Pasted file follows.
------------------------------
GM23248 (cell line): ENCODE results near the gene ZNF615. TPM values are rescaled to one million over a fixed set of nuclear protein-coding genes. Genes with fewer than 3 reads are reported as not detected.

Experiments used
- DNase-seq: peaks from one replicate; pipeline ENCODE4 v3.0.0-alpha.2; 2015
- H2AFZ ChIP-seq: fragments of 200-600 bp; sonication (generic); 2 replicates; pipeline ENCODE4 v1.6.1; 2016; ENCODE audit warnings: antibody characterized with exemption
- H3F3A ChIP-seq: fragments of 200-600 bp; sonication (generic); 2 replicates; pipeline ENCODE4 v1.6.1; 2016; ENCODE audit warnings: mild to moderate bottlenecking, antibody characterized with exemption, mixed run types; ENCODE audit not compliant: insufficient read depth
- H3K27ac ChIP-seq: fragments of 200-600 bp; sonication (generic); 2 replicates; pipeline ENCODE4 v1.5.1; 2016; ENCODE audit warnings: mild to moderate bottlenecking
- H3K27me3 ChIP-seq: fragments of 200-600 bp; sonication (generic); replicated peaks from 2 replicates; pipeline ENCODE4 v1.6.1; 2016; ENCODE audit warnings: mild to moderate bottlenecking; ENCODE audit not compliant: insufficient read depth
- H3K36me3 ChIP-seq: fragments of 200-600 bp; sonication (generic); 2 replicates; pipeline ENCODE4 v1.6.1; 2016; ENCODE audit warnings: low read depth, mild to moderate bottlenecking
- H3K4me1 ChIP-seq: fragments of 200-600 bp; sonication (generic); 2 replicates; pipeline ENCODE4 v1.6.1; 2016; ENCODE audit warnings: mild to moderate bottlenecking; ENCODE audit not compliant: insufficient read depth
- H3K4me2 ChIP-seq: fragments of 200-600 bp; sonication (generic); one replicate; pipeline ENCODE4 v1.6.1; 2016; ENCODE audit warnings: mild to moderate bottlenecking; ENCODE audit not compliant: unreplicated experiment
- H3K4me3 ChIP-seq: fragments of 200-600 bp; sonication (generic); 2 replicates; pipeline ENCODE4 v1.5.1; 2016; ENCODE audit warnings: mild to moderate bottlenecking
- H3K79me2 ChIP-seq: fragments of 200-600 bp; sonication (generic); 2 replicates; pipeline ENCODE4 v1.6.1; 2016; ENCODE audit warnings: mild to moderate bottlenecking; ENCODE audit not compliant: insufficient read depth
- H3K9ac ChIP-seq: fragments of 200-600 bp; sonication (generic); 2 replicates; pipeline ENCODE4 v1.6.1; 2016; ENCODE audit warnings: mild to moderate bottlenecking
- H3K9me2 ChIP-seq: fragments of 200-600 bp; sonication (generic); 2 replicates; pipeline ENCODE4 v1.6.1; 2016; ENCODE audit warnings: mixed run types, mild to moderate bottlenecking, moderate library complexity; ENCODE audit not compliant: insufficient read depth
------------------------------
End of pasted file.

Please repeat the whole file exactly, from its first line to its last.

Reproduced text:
GM23248 (cell line): ENCODE results near the gene ZNF615. TPM values are rescaled to one million over a fixed set of nuclear protein-coding genes. Genes with fewer than 3 reads are reported as not detected.

Experiments used
- DNase-seq: peaks from one replicate; pipeline ENCODE4 v3.0.0-alpha.2; 2015
- H2AFZ ChIP-seq: fragments of 200-600 bp; sonication (generic); 2 replicates; pipeline ENCODE4 v1.6.1; 2016; ENCODE audit warnings: antibody characterized with exemption
- H3F3A ChIP-seq: fragments of 200-600 bp; sonication (generic); 2 replicates; pipeline ENCODE4 v1.6.1; 2016; ENCODE audit warnings: mild to moderate bottlenecking, antibody characterized with exemption, mixed run types; ENCODE audit not compliant: insufficient read depth
- H3K27ac ChIP-seq: fragments of 200-600 bp; sonication (generic); 2 replicates; pipeline ENCODE4 v1.5.1; 2016; ENCODE audit warnings: mild to moderate bottlenecking
- H3K27me3 ChIP-seq: fragments of 200-600 bp; sonication (generic); replicated peaks from 2 replicates; pipeline ENCODE4 v1.6.1; 2016; ENCODE audit warnings: mild to moderate bottlenecking; ENCODE audit not compliant: insufficient read depth
- H3K36me3 ChIP-seq: fragments of 200-600 bp; sonication (generic); 2 replicates; pipeline ENCODE4 v1.6.1; 2016; ENCODE audit warnings: low read depth, mild to moderate bottlenecking
- H3K4me1 ChIP-seq: fragments of 200-600 bp; sonication (generic); 2 replicates; pipeline ENCODE4 v1.6.1; 2016; ENCODE audit warnings: mild to moderate bottlenecking; ENCODE audit not compliant: insufficient read depth
- H3K4me2 ChIP-seq: fragments of 200-600 bp; sonication (generic); one replicate; pipeline ENCODE4 v1.6.1; 2016; ENCODE audit warnings: mild to moderate bottlenecking; ENCODE audit not compliant: unreplicated experiment
- H3K4me3 ChIP-seq: fragments of 200-600 bp; sonication (generic); 2 replicates; pipeline ENCODE4 v1.5.1; 2016; ENCODE audit warnings: mild to moderate bottlenecking
- H3K79me2 ChIP-seq: fragments of 200-600 bp; sonication (generic); 2 replicates; pipeline ENCODE4 v1.6.1; 2016; ENCODE audit warnings: mild to moderate bottlenecking; ENCODE audit not compliant: insufficient read depth
- H3K9ac ChIP-seq: fragments of 200-600 bp; sonication (generic); 2 replicates; pipeline ENCODE4 v1.6.1; 2016; ENCODE audit warnings: mild to moderate bottlenecking
- H3K9me2 ChIP-seq: fragments of 200-600 bp; sonication (generic); 2 replicates; pipeline ENCODE4 v1.6.1; 2016; ENCODE audit warnings: mixed run types, mild to moderate bottlenecking, moderate library complexity; ENCODE audit not compliant: insufficient read depth